Because I’ve rolled with Henry to some wonderful jazz performances (such as the Heath Brothers at Birdland and Sir Ron Carter with his Juilliard colleagues, Dr. Eddie Henderson, Carl Allen, Ron Blake and Benny Green in a super-tight set at Dizzy’s), it comes as no surprise that Jazz should figure prominently in the aficionado’s trove.  Read on to discover his other treasures.

1. The Masters of Jazz. Henry has completely immersed himself in the world of Jazz and though he is well-versed in the music of many artists, two stand out for their bodies of work: Miles Davis and Duke Ellington. “Any thing those men produced is a soul-stirring emotional ride for me.  I recommend the lesser known Milestones as a landmark album for Miles.  And for Sir Duke, I recommend one of his later works from 1967, Far East Suite, which is rich in the complex orchestration for which he is famously known.  I especially love Ad Lib on Nippon.”  The bibliophile adores Geoff Dyer’s self-labeled work of “imaginative criticism,” But Beautiful: A Book About Jazz.  “It merges beautifully my love of Jazz music and stories with my tendency to daydream.” As for jazz films, the 1988 documentary, Thelonious Monk: Straight No Chaser is it. “There is a moment in the film where Monk is at an airport in Europe and he is briefly separated from Nellie [his wife] as she is handling passport stuff.  He stands staring at people to-ing and fro-ing through the airport and in his typical mad mathematician methodology he breaks out in a spin and a brief jig – the kind he is wont to do on stage. It’s a personal moment, a moment of release.  When I am in a particularly stressful moment or situation, my mind wanders to Thelonious.” (Skippy and Crepuscule with Nellie are favorites.)

“Epistrophy,” sets up the airport scene about seven minutes into this clip. It is the perfect composition for Monk’s ecstatic whirl.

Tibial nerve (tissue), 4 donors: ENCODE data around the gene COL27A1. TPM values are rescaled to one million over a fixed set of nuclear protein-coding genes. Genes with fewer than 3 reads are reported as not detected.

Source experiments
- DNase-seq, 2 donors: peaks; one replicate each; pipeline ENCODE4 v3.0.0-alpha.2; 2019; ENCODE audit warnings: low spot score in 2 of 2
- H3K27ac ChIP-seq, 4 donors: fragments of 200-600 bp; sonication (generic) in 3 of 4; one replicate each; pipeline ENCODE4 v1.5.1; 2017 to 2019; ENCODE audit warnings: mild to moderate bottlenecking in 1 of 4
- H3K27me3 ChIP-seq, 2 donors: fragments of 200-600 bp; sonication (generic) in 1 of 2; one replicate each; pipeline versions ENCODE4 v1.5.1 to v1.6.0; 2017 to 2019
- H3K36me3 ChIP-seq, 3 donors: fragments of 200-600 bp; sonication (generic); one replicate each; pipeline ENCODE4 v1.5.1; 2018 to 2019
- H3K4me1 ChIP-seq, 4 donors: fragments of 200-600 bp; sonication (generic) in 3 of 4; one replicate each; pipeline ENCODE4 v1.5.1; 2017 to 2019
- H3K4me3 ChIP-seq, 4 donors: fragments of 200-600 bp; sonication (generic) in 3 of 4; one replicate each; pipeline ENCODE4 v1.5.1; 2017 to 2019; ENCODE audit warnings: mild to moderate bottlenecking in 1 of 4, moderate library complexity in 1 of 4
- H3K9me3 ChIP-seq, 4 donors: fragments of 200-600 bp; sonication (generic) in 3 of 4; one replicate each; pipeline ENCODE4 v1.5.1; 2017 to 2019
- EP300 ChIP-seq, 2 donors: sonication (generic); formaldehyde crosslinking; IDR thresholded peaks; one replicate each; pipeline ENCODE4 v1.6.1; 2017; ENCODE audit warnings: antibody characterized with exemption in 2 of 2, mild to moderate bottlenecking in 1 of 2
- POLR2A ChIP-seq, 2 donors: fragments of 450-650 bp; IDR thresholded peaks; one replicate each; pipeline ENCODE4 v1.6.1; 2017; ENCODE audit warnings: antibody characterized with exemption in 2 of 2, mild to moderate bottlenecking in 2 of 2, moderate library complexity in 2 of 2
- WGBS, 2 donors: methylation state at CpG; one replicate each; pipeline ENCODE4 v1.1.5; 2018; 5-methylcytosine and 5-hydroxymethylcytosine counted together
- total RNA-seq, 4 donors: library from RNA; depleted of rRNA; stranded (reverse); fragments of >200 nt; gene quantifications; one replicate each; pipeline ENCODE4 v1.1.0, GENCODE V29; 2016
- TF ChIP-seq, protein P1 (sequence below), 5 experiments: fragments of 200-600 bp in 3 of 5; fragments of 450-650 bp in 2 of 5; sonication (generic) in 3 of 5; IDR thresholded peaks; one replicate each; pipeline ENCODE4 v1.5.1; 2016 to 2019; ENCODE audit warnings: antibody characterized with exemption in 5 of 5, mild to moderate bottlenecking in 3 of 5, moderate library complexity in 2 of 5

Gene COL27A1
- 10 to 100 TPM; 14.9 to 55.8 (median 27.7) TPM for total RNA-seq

2. Compact Cameras. “I’ve been enjoying the miniaturization of my personal visual tool kit.  Sometimes I don’t feel like lugging around big cameras and dealing with the attendant attention.” He purchased an Olympus EP2 in January. “It has a lower profile than my Canon camera and accepts a plethora of lenses via adapters.  It is more discrete than the beloved Leica of many a photographer and the image quality while not quite up to the Canon, serves my purposes very well.  I love to use my Voigtlander 58mm 1.4 lens on it.  Great resolution on that lens and tack sharp.” A birthday gift from his “beloved friend, Kevin Ladson,” Henry’s Flip video cam, with its diminutive size allows him to “enjoy shooting those candid moments that a larger camera would destroy.  I don’t have to worry about things like focus and exposure. I just shoot and have fun with it.”

Mighty minis: Olympus PEN EP2 and the Ultra Flip HD video camera.

3. Auto Racing. “Nothing provides the kind of adrenaline kick for me like I get when I am behind the wheel of a fast car.  That car may be a Go Kart or a race car, but the feeling is the same.  The purposeful direction of aggression with a host of other people who are guided by the same principle and all happen to be heading in the same direction.  I don’t get that feeling from anything else I do.  For Go Karting I head up to Mount Kisco to GPNY (a modestly priced experience). For race cars I go to Skip Barber Racing School (a ruinously expensive experience).  I plan to do Skip Barber before the year is out.”

H.O.A. in the driver’s seat.

4. Wrist Watches. He owns several and keeps them in rotation. “They are my jewelry and change with my moods.  I love all my watches, but I have two ‘favourites,’ both have black dials and were bought to mark trips abroad.”  An aviation chronograph from Russian watchmaker Poljot “is the only manual winding watch I own.  I love having to wind it the way I used to do the watches I had as a kid.”

Henry was drawn to the “interesting combination” of steel case and gold numerals and hands in the square-faced watch from the La Carrée collection of French watchmaker Louis Erard.

5. Fountain Pens. “I enjoy process and although I don’t use them often, I love to fill a fountain pen with ink, write on some fine absorbent paper and watch the ink settle in the way my mood or emotion might do on a particular writing.  I occasionally pop into the Fountain Pen Hospital in downtown Manhattan to see what’s on offer.  I have a Parker I love and a Conklin that I picked up there.  I’d love a Namiki-Pilot, but the ones I like are too rich for my blood.”

Photo, PressSmart.com.

6. Francis Coppola Claret. Though he claims “an unsophisticated palette,” he knows what he likes in wine: good, red and affordable. Until he celebrates an Academy Award or Grand Prix win, the $20 range suits him fine. “I find I cannot go wrong with the Coppola Claret.  I can only imagine his wines are made with the same attention to detail as his classic films.”